720 South Michigan Avenue
Chicago, IL 60605
The APSA Annual Meeting is the largest annual gathering of political scientists in the world with more than 6,000 attendees, representing more than 1,000 universities and 50 countries. Don’t miss your chance to connect with the leading scholars in the field!
Who attends the Annual Meeting?
These attendees are authors, professors and scholars. These are decision-makers responsible for curriculum development in both individual classes and political science departments.
What are attendees looking for?
- Books, journals, and publications
- Personal contact with publisher representatives
- State-of-the-art computer software
- Technical aids for their research and teaching efforts
- Exhibit discounts
2013 Exhibit Details
August 29 – 31
Exhibit Hall Hours:
Thursday, August 29: 9:30 a.m. -5:30 p.m.
Friday, August 30: 9:30a.m. – 5:30 p.m.
Saturday, August 31: 9:30 a.m. – 5:30 p.m.
Wednesday, August 28: 8:00am – 5:00pm
Saturday, August 31: 5:30pm – midnight
Princeton University Press will be at booth 300.
View the 2013 exhibit details on the American Political Science Association website: http://www.apsanet.org/content_3984.cfm?navID=883
Migration and Citizenship
|Date:||Thursday, Aug 29, 2013, 10:15 AM-12:00 PM|
|Location:||Room assignments are pending. Check back soon for room assignments. Only those registered for the meeting can view room assignments. Subject to change. Check the Final Program at the conference.|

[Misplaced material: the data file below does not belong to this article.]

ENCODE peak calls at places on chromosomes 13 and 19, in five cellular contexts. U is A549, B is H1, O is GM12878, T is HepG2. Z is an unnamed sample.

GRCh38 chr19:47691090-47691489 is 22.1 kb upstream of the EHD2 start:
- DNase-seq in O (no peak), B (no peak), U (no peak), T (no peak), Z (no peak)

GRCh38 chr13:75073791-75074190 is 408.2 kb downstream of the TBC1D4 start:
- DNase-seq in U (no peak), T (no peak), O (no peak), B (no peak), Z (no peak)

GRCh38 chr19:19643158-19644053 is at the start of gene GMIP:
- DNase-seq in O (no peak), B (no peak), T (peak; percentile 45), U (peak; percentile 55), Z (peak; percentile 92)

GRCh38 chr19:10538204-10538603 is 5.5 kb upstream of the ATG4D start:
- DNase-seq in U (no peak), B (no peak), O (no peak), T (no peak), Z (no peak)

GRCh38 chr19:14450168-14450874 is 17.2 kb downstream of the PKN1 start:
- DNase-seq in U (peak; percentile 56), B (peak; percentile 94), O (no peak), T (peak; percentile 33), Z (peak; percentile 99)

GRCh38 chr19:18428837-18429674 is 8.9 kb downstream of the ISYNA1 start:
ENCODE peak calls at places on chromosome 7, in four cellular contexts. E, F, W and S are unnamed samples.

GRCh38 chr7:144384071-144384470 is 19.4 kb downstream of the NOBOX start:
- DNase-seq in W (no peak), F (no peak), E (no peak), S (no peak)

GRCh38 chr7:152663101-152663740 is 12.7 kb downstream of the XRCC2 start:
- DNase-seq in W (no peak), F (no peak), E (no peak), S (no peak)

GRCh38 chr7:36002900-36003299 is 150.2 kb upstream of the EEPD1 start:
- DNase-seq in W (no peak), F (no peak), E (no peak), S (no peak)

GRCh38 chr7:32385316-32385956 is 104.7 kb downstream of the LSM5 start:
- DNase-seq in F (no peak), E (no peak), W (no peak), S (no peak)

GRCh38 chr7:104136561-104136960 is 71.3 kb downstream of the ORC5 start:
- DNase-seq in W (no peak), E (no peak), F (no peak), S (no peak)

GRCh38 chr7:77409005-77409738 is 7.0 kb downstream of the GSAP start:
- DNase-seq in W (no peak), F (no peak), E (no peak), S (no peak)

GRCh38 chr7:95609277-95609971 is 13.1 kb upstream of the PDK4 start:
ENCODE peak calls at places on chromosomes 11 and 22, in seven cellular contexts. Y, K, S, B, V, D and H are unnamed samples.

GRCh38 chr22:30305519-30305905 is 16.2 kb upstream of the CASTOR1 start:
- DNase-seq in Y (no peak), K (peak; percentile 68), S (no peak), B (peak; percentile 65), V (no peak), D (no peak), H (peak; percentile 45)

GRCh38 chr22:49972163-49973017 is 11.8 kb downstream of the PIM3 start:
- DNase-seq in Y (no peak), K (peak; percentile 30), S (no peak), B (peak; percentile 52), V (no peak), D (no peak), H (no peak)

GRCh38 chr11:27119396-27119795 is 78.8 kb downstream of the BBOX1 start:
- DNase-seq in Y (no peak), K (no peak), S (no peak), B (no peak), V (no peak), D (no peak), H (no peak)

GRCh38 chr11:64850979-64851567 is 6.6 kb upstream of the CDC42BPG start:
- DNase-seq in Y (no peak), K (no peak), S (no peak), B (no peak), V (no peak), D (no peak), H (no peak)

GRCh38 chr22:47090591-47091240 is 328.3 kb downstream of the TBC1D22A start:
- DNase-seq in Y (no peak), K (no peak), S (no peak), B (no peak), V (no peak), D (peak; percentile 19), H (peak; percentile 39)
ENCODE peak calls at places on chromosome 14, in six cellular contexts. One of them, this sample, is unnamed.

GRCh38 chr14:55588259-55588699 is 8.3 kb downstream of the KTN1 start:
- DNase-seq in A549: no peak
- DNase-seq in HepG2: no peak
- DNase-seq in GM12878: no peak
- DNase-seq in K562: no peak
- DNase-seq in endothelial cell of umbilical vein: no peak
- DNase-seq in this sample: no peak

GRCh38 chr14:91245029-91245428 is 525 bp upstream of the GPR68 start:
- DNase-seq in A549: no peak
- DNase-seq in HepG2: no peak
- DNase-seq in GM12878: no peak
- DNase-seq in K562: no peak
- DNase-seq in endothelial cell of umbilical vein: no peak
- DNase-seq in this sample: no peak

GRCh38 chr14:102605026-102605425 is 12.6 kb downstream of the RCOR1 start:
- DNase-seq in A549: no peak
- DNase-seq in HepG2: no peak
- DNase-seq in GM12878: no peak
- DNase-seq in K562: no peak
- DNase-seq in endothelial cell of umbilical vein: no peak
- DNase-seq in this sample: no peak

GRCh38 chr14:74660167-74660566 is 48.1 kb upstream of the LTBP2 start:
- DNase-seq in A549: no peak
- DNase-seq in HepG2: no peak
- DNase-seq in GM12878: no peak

|Co-sponsored by 45 Human Rights-17|
University of California, Davis, firstname.lastname@example.org
Drexel University, email@example.com
View the discussion information on the American Political Science Association website: https://www.apsanet.org/mtgs/program_2013/program.cfm?event=1602558
Many low-income countries and development organizations are calling for greater liberalization of labor immigration policies in high-income countries. At the same time, human rights organizations and migrant rights advocates demand more equal rights for migrant workers. The Price of Rights shows why you cannot always have both.
Examining labor immigration policies in over forty countries, as well as policy drivers in major migrant-receiving and migrant-sending states, Martin Ruhs finds that there are trade-offs in the policies of high-income countries between openness to admitting migrant workers and some of the rights granted to migrants after admission. Insisting on greater equality of rights for migrant workers can come at the price of more restrictive admission policies, especially for lower-skilled workers. Ruhs advocates the liberalization of international labor migration through temporary migration programs that protect a universal set of core rights and account for the interests of nation-states by restricting a few specific rights that create net costs for receiving countries.
The Price of Rights analyzes how high-income countries restrict the rights of migrant workers as part of their labor immigration policies and discusses the implications for global debates about regulating labor migration and protecting migrants. It comprehensively looks at the tensions between human rights and citizenship rights, the agency and interests of migrants and states, and the determinants and ethics of labor immigration policy.